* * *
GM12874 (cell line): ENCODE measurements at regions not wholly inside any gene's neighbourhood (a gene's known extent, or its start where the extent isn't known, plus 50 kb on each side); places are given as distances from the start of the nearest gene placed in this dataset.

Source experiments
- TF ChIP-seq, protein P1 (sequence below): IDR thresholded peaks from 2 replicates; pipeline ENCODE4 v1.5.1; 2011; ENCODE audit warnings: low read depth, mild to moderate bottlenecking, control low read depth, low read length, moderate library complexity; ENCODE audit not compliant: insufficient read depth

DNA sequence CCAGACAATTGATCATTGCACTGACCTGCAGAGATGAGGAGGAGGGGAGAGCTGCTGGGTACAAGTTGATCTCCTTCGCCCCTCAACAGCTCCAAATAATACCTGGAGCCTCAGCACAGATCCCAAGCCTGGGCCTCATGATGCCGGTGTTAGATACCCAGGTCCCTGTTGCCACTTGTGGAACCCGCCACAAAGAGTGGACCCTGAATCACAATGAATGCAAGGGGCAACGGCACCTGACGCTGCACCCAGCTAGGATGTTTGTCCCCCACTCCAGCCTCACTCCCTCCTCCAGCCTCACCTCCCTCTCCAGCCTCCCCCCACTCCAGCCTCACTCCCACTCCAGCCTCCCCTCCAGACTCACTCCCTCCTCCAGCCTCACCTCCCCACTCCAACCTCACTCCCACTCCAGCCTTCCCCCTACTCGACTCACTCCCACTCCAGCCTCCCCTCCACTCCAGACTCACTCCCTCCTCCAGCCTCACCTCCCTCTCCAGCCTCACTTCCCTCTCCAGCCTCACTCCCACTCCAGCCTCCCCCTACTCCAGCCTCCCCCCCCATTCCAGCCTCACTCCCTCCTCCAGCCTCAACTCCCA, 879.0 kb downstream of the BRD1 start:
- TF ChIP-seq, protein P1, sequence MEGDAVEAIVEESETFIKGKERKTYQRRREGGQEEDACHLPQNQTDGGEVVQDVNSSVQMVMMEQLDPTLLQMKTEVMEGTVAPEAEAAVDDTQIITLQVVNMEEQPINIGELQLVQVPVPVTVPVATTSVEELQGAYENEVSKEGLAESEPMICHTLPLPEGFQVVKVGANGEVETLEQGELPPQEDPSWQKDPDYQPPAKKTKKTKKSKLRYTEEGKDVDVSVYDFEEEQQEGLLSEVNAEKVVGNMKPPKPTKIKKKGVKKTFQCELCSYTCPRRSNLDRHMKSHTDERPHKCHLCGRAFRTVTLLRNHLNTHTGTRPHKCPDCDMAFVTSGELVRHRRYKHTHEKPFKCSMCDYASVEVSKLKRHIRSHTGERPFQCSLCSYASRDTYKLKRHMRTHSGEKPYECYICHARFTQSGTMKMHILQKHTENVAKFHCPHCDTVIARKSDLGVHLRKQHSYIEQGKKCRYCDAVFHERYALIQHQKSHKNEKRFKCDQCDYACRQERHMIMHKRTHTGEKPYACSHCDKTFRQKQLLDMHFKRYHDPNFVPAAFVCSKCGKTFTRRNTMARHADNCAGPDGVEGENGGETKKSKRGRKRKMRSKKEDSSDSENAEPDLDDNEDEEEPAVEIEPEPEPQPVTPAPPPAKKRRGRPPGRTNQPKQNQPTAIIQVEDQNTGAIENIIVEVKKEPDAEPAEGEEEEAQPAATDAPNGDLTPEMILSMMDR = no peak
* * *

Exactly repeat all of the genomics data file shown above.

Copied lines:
GM12874 (cell line): ENCODE measurements at regions not wholly inside any gene's neighbourhood (a gene's known extent, or its start where the extent isn't known, plus 50 kb on each side); places are given as distances from the start of the nearest gene placed in this dataset.

Source experiments
- TF ChIP-seq, protein P1 (sequence below): IDR thresholded peaks from 2 replicates; pipeline ENCODE4 v1.5.1; 2011; ENCODE audit warnings: low read depth, mild to moderate bottlenecking, control low read depth, low read length, moderate library complexity; ENCODE audit not compliant: insufficient read depth

DNA sequence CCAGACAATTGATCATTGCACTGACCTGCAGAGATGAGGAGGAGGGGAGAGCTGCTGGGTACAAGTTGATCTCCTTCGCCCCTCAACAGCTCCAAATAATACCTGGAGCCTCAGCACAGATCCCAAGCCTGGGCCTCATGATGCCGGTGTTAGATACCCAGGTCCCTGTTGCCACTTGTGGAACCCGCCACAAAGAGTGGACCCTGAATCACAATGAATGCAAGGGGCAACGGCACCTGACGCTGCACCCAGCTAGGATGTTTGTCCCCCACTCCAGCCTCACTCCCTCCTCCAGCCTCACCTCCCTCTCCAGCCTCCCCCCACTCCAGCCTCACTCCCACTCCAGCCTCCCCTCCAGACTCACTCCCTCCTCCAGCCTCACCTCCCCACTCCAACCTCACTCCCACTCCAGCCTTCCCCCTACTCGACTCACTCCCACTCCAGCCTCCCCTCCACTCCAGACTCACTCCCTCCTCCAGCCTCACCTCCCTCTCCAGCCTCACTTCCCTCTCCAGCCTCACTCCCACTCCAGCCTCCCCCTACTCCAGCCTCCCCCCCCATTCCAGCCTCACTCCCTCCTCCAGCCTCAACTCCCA, 879.0 kb downstream of the BRD1 start:
- TF ChIP-seq, protein P1, sequence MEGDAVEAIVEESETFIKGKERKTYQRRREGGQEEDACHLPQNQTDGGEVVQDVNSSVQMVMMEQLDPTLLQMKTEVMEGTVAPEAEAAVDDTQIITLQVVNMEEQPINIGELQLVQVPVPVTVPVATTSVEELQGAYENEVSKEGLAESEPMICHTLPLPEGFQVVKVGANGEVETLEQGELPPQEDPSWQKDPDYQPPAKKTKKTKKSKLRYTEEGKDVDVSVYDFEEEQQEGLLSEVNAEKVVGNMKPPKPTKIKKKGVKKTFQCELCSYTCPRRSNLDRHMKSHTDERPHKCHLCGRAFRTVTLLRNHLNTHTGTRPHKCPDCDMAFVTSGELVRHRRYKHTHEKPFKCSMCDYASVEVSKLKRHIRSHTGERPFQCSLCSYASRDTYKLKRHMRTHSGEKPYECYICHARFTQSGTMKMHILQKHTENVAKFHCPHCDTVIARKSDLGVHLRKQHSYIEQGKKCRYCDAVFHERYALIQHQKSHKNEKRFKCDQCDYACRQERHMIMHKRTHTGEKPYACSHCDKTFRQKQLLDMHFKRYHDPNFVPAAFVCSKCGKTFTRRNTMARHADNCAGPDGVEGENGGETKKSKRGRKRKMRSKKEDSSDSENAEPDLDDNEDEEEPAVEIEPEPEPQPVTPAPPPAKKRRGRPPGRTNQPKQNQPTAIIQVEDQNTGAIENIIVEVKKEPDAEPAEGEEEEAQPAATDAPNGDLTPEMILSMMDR = no peak